China has also become the leading producer of wind turbines and has a nearly insurmountable advantage thanks to its near monopoly of heavy rare earth elements, which are vital elements in the construction of turbine motors. The country is likewise on the verge of establishing an unassailable position in desalination, producing fresh water from the sea. As with solar, they are using the latest technology and selling the water at 50 per cent of its cost, virtually assuring no other country will compete. China is exporting solar panels and wind turbines to other nations, using its competitive advantages in labour, land, and taxes to dominate the market. This strategy is straight out of America’s playbook whereby the Pentagon acted as the primary market for the US semiconductor industry in its infancy in the 1960s and 1970s while those manufacturers gained economies of scale. The corporate graveyard is already populated with Western companies that have faltered against this determination. And those still standing are destined to lose ground as China reproduces their technological expertise on the cheap.
IN CONTRAST to China, America’s energy policy, endorsed by both parties, is to maximise the extraction of hydrocarbons. The use of horizontal drilling coupled with hydraulic fracturing, more simply known as “fracking”, has opened up vast shale deposits previously thought to be uneconomical to exploit. This technology is seen by some as having the ability to unlock limitless hydrocarbons and the early results have been impressive. Unfortunately, however, these efforts are only likely to provide America with a temporary respite.
Tapping the Bakken Shale, the nation’s largest shale oil formation, has seen American crude production rising to its highest level in eight years. North Dakota, the centre of this renaissance in oil production, should soon overtake Alaska as the second-largest US oil-producing state after Texas. Yet even using the most optimistic estimates, the oil contained within the Bakken is less than what was initially found in Alaska’s Prudhoe Bay, which has been in decline since 1990 and where only an estimated 2 billion barrels of recoverable oil remains. Even the US Energy Information Agency, which has historically offered overly optimistic forecasts, expects the nation’s shale oil and deepwater production to peak by 2020.
In the natural gas arena, the practical results from fracking have also been stunning in the United States. So far, it has really been too much of a good thing, as record high natural gas production has led to low natural gas prices. Now many of those natural gas rigs are being moved over to spots that are more likely to contain oil or natural gas liquids, which command much higher prices than dry gas. In any event, the increase in natural gas production has been a great ride. But with natural gas prices depressed and drilling rigs shifting over to oil, production of natural gas is likely to start to decline.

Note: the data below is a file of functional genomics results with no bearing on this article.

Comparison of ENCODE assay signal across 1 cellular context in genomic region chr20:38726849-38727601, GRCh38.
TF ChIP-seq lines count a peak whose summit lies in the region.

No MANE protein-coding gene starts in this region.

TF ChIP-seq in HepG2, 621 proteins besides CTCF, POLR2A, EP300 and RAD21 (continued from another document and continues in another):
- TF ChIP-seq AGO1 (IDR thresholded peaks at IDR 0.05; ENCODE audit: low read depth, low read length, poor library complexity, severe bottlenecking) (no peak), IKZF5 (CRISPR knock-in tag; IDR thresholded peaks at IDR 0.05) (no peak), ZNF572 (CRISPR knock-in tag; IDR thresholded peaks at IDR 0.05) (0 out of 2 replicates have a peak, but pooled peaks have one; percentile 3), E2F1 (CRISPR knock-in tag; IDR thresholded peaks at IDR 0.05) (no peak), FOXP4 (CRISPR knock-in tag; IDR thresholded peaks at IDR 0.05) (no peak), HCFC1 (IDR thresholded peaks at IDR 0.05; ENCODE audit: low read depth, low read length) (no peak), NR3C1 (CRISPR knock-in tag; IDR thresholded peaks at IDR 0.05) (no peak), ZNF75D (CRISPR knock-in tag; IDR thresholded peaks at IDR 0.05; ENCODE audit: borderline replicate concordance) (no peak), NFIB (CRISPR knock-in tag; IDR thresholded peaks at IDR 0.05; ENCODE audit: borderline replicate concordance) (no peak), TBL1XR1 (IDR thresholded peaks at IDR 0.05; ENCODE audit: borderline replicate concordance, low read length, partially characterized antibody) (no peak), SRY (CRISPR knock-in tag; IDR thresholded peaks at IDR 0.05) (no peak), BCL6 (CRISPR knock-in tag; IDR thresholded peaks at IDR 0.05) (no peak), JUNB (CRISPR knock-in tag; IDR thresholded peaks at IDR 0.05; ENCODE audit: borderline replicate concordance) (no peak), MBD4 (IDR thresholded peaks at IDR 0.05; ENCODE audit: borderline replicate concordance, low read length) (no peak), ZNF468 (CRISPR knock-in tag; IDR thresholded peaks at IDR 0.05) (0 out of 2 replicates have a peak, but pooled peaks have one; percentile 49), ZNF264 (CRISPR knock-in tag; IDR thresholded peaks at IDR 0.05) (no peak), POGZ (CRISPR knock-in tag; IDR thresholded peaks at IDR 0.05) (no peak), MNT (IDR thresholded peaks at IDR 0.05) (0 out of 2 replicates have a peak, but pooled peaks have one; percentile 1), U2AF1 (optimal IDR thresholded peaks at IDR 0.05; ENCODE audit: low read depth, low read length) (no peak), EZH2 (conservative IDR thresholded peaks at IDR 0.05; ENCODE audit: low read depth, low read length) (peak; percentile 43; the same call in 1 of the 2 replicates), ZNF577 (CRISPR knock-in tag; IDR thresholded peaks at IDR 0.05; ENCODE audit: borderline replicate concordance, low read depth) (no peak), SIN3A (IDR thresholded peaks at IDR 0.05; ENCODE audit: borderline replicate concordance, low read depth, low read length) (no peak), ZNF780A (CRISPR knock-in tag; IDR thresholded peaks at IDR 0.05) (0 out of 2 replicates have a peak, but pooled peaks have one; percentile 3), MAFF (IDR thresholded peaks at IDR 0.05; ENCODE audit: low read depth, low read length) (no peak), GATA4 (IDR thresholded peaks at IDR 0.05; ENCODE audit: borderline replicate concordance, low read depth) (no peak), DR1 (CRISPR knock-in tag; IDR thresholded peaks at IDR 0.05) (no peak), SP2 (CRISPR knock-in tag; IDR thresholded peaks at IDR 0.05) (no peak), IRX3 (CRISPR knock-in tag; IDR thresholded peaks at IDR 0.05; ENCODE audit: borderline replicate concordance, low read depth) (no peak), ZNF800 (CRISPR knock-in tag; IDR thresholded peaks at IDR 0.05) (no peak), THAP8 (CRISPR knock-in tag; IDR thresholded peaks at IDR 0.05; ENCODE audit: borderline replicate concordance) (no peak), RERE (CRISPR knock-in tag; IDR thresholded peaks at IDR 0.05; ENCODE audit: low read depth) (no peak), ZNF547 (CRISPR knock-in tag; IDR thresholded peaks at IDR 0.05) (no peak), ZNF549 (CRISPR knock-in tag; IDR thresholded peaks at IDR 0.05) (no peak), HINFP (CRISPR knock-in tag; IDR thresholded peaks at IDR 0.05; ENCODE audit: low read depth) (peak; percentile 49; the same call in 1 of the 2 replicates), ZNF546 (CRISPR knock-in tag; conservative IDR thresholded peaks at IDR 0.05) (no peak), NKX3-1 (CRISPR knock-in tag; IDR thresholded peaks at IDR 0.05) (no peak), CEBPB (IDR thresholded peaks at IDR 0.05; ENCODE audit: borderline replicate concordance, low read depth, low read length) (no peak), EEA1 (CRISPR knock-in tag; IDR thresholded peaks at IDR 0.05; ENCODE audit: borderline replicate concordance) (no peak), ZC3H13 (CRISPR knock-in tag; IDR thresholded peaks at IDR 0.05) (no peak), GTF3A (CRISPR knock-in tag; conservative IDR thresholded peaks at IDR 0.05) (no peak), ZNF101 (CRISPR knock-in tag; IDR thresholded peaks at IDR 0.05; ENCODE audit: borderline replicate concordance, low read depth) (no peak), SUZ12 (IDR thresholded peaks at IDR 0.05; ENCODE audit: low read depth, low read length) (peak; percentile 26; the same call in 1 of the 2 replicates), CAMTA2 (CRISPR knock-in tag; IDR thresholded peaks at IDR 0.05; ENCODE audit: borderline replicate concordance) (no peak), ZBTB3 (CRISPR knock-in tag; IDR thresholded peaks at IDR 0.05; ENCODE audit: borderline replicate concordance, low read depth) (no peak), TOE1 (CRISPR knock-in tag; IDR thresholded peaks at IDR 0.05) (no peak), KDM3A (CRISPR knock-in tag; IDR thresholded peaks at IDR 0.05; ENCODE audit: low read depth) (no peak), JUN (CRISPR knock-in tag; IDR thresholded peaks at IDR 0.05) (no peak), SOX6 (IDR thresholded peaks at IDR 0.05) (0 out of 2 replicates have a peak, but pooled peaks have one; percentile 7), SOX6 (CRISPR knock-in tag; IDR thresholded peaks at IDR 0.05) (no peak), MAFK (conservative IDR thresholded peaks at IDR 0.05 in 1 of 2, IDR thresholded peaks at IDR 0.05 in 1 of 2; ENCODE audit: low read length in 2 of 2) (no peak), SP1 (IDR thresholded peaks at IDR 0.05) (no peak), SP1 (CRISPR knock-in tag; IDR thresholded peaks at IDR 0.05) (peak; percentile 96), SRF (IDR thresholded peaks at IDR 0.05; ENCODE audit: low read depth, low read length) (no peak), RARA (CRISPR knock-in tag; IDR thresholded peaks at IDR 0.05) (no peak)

It may not only be the changes in where and how the rigs are deployed that is causing the decline. Capitalism may be the greatest economic system ever created, but it does have its warts. And one wart is the tendency, just like the male peacock, to show off its feathers for an exaggerated effect. So just as female peacocks who base their mating choice on an impressive display of feathers don’t always get what they are bargaining for, consumers may be in a similar position when it comes to companies engaged in fracking. There is strong evidence that the companies so avidly engaged in shale gas production have, in effect, been showing off their feathers — that is to say, going for the easy and most impressive stuff first. Evidence is bountiful that one part of a shale formation can contain huge amounts of hydrocarbons while another very close by may contain very little at all.
A little-known recent story is that China, a nation with a voracious appetite for energy of all sorts, has postponed plans for tapping its shale deposits for at least a decade. It turns out their shale formations, which as recently as six months ago were believed to be among the most potentially productive deposits in the world, on closer examination are now considered to represent an extremely complex challenge.